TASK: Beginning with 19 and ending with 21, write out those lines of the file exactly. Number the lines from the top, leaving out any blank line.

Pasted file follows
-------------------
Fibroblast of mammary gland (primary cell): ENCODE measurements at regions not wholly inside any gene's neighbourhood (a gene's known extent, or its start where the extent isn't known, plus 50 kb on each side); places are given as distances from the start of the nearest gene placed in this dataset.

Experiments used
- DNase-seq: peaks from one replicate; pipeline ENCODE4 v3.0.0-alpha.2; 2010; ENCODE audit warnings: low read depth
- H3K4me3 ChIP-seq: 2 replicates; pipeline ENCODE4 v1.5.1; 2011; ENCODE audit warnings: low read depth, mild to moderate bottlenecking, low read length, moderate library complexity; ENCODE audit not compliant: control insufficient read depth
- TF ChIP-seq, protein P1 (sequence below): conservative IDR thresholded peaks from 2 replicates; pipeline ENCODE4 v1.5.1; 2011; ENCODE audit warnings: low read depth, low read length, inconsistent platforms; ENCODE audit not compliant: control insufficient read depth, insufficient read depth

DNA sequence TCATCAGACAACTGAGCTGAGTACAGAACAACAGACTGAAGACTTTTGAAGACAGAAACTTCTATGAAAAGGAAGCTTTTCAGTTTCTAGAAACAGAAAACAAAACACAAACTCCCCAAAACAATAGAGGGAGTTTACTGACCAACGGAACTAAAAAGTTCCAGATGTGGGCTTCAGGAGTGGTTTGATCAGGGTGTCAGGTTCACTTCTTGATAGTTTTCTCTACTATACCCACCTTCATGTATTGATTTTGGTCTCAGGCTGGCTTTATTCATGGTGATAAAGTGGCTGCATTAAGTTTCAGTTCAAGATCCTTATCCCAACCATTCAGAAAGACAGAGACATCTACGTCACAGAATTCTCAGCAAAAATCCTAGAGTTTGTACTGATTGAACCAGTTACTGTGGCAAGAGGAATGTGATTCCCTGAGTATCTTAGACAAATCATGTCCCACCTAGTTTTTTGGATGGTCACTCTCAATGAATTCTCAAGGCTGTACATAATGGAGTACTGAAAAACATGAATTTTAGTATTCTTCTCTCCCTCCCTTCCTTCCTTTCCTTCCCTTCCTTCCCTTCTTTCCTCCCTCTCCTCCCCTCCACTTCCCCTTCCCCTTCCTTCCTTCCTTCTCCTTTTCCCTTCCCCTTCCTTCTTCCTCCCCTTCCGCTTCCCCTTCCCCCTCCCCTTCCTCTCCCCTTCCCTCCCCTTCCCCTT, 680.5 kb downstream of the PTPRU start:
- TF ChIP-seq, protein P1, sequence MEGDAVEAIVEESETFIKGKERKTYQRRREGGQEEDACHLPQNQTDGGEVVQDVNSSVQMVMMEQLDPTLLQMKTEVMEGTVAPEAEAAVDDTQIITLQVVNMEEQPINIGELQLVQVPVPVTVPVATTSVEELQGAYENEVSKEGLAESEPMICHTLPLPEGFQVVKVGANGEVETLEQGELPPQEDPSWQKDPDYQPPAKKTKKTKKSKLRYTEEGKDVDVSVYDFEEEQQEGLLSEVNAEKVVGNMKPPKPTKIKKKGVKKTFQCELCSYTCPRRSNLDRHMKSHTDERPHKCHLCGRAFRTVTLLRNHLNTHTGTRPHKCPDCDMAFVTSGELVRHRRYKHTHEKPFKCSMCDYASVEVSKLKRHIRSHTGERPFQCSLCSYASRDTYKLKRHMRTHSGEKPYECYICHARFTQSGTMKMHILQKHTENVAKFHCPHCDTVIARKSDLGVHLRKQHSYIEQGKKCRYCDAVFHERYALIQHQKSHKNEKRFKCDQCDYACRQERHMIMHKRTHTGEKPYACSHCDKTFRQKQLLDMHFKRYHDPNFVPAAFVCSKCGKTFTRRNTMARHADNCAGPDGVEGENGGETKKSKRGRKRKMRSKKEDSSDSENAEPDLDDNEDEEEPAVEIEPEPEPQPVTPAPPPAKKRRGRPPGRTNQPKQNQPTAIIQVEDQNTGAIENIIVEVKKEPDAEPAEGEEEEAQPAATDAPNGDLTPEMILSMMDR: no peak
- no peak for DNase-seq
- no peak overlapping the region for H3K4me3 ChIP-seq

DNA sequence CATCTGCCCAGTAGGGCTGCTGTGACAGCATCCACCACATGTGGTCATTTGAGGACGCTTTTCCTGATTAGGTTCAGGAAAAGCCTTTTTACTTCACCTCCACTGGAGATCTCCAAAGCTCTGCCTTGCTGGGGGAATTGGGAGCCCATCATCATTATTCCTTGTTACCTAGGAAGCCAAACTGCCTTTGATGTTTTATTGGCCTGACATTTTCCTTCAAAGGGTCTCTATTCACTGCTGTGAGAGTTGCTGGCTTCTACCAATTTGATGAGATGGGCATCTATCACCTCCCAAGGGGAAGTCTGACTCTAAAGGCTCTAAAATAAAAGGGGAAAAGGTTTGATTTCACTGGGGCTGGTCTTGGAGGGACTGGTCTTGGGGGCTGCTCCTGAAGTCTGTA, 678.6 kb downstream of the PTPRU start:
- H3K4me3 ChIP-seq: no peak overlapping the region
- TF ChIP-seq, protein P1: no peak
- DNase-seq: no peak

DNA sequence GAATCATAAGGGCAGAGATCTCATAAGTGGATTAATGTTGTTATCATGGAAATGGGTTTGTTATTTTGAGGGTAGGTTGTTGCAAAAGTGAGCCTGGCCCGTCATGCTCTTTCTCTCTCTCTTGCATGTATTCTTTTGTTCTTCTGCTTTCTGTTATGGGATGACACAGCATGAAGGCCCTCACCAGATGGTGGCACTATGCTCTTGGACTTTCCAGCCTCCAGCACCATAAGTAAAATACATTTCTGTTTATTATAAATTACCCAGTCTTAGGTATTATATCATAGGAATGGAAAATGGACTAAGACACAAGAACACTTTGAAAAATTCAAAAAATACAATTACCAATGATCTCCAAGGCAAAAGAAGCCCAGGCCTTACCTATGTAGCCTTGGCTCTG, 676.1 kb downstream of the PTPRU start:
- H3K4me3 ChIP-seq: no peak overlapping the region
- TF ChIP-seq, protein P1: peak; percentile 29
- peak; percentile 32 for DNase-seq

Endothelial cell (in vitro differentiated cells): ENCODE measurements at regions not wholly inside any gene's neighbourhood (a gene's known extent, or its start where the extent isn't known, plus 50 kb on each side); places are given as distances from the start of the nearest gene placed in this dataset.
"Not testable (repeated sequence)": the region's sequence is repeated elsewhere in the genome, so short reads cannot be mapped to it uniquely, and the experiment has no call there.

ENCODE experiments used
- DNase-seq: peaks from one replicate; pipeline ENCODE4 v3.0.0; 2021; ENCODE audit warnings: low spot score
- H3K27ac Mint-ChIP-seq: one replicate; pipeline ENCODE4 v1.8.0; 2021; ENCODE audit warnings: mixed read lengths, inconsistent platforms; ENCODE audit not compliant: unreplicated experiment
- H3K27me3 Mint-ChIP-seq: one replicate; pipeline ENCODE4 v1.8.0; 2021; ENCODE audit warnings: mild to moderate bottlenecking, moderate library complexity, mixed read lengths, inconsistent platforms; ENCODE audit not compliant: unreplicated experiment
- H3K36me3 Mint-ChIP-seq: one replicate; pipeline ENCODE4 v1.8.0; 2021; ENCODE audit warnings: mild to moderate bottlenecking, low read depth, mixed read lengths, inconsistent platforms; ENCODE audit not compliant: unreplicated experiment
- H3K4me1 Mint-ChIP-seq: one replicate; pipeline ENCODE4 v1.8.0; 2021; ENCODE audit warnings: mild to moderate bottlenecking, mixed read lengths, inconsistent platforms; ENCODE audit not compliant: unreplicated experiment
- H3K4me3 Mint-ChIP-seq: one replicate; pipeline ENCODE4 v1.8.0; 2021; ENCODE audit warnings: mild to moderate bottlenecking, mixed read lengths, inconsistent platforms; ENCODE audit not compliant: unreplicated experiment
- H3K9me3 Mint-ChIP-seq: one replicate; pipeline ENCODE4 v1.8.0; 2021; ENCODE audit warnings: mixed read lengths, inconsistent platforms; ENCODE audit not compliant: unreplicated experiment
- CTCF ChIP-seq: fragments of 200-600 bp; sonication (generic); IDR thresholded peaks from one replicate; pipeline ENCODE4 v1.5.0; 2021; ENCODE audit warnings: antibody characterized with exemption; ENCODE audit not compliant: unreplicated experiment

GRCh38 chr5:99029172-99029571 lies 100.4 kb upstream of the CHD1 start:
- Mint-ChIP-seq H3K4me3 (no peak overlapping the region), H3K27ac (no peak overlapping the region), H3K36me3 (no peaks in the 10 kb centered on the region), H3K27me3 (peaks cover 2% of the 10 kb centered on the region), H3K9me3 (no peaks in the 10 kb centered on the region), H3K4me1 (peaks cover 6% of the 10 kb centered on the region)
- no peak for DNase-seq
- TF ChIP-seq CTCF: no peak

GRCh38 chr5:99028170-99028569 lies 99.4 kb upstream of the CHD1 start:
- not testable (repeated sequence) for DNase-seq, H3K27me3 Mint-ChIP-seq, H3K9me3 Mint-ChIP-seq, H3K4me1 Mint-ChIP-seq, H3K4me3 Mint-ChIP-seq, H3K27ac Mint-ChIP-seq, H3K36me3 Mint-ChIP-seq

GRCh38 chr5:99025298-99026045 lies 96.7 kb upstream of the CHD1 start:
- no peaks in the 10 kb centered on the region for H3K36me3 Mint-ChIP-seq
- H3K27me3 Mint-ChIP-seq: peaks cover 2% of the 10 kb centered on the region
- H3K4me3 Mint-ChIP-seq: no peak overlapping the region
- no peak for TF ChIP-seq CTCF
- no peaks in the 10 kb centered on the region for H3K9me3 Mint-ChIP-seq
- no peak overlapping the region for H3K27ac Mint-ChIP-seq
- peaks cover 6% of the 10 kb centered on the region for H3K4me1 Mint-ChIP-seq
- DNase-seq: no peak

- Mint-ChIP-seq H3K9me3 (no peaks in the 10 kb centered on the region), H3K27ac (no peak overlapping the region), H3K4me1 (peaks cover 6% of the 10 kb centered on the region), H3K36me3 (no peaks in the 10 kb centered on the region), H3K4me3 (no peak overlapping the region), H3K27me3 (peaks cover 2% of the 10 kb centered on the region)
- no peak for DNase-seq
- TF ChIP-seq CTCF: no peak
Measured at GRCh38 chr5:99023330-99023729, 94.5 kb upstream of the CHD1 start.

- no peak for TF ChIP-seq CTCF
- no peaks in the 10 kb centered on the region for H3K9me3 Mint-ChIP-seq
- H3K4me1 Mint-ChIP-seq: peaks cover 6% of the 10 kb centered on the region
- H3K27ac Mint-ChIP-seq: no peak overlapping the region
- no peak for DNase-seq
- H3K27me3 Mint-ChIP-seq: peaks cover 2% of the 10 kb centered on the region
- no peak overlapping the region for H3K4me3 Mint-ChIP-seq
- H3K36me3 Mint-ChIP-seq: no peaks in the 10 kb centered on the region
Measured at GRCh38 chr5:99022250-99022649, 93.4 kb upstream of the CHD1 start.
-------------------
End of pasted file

"Not testable (repeated sequence)": the region's sequence is repeated elsewhere in the genome, so short reads cannot be mapped to it uniquely, and the experiment has no call there.

ENCODE experiments used
- DNase-seq: peaks from one replicate; pipeline ENCODE4 v3.0.0; 2021; ENCODE audit warnings: low spot score